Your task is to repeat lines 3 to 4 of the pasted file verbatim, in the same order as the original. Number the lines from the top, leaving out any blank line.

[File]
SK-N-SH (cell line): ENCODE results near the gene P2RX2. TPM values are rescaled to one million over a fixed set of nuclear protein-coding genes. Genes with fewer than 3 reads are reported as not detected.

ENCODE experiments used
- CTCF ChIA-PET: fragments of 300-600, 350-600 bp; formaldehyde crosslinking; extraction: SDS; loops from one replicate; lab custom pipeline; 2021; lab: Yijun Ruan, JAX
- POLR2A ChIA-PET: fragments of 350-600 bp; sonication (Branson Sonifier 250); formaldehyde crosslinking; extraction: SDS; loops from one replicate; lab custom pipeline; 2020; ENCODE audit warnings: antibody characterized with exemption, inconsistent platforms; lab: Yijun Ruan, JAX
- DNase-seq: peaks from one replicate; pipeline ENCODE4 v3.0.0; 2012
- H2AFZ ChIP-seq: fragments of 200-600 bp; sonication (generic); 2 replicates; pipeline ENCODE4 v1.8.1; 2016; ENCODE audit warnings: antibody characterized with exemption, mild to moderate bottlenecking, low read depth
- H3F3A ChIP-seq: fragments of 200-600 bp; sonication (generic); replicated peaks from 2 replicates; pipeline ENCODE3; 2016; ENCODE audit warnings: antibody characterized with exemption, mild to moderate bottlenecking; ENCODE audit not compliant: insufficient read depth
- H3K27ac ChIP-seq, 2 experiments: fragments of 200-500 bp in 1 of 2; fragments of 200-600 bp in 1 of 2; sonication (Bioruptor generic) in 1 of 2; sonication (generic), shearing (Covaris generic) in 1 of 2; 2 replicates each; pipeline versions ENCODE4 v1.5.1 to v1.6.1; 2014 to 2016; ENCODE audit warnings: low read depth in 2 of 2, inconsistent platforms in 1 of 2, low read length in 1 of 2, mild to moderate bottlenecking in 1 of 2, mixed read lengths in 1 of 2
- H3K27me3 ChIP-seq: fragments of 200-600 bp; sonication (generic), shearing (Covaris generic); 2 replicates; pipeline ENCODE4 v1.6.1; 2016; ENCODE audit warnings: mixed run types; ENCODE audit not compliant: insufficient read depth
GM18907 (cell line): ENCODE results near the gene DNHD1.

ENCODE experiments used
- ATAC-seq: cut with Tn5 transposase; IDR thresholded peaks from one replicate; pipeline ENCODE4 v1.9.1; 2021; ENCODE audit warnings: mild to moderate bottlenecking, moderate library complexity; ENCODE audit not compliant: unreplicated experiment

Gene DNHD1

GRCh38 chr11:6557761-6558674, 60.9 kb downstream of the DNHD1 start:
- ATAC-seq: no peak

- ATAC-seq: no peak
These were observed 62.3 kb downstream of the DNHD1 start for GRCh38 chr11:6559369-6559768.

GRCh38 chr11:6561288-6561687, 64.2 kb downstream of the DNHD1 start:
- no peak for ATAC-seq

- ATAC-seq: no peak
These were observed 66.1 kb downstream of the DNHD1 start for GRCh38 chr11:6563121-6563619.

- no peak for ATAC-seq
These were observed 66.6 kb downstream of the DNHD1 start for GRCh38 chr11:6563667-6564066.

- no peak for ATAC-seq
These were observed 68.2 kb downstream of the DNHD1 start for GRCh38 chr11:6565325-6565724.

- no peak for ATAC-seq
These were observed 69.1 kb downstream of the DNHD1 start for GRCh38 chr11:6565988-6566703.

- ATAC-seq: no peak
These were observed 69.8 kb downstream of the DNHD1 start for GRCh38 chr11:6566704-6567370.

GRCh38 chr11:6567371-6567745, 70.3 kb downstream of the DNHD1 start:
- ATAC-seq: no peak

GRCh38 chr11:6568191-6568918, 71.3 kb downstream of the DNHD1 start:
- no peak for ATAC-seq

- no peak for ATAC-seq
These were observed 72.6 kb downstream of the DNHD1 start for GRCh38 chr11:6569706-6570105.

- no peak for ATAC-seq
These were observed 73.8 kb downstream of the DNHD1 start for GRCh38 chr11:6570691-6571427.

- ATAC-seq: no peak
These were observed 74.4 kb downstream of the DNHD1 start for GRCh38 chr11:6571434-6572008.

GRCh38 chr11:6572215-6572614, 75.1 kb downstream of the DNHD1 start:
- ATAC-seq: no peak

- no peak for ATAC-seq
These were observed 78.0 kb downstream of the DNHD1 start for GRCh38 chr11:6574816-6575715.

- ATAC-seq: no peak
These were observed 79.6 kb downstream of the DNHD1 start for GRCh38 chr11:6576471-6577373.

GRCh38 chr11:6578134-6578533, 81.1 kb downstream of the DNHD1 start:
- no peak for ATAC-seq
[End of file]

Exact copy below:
- CTCF ChIA-PET: fragments of 300-600, 350-600 bp; formaldehyde crosslinking; extraction: SDS; loops from one replicate; lab custom pipeline; 2021; lab: Yijun Ruan, JAX
- POLR2A ChIA-PET: fragments of 350-600 bp; sonication (Branson Sonifier 250); formaldehyde crosslinking; extraction: SDS; loops from one replicate; lab custom pipeline; 2020; ENCODE audit warnings: antibody characterized with exemption, inconsistent platforms; lab: Yijun Ruan, JAX